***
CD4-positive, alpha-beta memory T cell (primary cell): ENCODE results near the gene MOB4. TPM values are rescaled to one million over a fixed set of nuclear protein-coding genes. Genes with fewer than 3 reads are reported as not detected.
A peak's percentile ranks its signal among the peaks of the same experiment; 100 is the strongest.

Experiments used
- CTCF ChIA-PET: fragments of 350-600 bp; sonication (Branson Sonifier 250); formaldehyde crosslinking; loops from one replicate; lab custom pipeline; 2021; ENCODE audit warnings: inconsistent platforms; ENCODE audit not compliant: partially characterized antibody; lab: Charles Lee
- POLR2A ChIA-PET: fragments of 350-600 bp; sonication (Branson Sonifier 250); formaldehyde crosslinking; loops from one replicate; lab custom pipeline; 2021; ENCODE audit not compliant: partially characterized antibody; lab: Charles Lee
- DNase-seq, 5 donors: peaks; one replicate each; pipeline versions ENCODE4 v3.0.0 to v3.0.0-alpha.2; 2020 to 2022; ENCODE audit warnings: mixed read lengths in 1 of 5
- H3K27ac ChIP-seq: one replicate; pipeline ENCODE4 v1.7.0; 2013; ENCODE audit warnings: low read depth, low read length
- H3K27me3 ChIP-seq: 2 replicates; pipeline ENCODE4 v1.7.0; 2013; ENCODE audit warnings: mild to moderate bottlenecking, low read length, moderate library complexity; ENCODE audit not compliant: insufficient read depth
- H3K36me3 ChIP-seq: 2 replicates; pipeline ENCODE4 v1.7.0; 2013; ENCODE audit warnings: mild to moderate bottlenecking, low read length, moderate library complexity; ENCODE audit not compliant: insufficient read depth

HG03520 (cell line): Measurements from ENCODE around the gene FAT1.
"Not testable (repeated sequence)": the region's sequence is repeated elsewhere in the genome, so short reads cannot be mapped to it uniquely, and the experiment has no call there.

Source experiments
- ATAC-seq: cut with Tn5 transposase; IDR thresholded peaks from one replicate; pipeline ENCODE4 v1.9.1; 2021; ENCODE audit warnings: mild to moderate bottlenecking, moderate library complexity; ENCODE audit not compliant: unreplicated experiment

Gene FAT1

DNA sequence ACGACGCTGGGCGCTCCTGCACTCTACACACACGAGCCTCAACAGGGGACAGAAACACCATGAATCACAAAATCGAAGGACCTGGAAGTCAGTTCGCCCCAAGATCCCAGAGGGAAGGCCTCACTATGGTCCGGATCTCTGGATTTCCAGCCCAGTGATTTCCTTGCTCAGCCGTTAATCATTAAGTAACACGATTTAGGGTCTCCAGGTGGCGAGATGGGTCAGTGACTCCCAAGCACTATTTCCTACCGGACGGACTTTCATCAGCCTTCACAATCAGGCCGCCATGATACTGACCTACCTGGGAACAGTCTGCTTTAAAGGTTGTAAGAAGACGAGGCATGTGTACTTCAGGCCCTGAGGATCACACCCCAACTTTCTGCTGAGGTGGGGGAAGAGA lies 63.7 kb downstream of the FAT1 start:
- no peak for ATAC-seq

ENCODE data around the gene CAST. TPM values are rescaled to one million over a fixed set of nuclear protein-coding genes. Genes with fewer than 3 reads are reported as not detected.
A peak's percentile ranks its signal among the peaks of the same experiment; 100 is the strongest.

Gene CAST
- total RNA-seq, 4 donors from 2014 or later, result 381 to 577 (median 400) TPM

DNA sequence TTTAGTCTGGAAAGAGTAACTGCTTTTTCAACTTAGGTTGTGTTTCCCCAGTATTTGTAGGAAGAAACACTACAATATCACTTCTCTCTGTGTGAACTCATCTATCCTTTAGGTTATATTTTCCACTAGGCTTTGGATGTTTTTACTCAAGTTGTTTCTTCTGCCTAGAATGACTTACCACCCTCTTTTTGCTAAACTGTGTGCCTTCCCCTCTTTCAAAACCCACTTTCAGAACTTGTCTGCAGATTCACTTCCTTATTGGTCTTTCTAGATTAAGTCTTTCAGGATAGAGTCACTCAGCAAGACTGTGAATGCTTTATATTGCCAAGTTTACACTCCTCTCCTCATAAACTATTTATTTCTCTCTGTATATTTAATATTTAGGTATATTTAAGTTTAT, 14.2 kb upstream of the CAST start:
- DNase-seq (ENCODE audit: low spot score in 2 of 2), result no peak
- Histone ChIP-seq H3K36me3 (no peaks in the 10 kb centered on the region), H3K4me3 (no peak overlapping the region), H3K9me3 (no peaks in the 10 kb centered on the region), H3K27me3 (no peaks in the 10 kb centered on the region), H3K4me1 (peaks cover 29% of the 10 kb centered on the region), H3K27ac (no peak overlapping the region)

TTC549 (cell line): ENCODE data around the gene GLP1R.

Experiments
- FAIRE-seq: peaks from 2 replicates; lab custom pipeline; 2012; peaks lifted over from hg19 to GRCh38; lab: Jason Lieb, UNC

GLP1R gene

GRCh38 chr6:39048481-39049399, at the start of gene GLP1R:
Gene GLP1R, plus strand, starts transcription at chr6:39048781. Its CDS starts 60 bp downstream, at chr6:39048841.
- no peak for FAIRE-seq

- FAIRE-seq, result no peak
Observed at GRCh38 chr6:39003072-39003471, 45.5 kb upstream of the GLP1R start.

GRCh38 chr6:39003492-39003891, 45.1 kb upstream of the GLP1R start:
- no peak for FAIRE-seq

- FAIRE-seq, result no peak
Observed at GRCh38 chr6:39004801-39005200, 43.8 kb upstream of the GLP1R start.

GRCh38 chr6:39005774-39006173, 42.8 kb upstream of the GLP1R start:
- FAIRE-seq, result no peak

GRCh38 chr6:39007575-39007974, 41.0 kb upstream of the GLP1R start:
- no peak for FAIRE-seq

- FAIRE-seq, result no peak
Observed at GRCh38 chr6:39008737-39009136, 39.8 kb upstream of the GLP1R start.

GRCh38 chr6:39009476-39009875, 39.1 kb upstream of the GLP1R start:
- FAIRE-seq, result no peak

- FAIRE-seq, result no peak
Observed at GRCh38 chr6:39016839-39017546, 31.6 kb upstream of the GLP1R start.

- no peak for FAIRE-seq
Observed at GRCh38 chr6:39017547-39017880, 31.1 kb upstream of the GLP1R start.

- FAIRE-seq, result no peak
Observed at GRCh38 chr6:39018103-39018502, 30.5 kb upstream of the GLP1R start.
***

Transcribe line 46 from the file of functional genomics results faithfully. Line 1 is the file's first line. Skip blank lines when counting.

Observed at GRCh38 chr6:39016839-39017546, 31.6 kb upstream of the GLP1R start.